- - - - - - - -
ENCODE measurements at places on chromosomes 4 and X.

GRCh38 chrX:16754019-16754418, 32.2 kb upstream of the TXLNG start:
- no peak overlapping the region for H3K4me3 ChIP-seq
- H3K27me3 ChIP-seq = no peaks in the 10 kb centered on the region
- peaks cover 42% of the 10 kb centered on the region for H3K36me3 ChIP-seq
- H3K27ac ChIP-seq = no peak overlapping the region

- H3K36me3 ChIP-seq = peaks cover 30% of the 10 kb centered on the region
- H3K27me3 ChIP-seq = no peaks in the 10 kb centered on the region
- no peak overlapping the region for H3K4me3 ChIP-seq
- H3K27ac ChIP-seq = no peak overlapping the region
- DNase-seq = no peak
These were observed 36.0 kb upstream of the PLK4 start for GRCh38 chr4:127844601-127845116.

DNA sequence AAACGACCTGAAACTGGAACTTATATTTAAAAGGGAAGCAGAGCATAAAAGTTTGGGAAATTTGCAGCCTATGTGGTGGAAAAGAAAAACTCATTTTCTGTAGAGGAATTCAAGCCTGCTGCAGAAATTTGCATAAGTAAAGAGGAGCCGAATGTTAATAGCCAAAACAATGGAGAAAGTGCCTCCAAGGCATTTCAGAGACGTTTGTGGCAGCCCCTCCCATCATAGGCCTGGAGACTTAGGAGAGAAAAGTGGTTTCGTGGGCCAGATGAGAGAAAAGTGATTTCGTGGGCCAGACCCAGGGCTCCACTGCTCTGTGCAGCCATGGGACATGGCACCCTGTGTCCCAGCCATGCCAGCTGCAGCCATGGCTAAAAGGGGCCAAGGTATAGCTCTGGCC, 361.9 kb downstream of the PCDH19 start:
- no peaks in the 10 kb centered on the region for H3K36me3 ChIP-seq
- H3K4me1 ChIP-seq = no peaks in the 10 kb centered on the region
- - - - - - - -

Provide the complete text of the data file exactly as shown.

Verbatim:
ENCODE measurements at places on chromosomes 4 and X.

GRCh38 chrX:16754019-16754418, 32.2 kb upstream of the TXLNG start:
- no peak overlapping the region for H3K4me3 ChIP-seq
- H3K27me3 ChIP-seq = no peaks in the 10 kb centered on the region
- peaks cover 42% of the 10 kb centered on the region for H3K36me3 ChIP-seq
- H3K27ac ChIP-seq = no peak overlapping the region

- H3K36me3 ChIP-seq = peaks cover 30% of the 10 kb centered on the region
- H3K27me3 ChIP-seq = no peaks in the 10 kb centered on the region
- no peak overlapping the region for H3K4me3 ChIP-seq
- H3K27ac ChIP-seq = no peak overlapping the region
- DNase-seq = no peak
These were observed 36.0 kb upstream of the PLK4 start for GRCh38 chr4:127844601-127845116.

DNA sequence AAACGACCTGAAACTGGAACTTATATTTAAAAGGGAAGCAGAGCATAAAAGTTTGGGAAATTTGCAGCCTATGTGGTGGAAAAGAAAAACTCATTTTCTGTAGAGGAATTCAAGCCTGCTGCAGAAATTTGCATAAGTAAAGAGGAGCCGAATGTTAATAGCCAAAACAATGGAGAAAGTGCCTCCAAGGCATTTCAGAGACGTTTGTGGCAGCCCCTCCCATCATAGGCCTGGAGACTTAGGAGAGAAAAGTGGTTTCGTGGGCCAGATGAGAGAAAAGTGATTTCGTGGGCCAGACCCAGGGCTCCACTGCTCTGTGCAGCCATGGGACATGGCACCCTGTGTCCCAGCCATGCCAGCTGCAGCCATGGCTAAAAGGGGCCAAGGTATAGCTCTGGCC, 361.9 kb downstream of the PCDH19 start:
- no peaks in the 10 kb centered on the region for H3K36me3 ChIP-seq
- H3K4me1 ChIP-seq = no peaks in the 10 kb centered on the region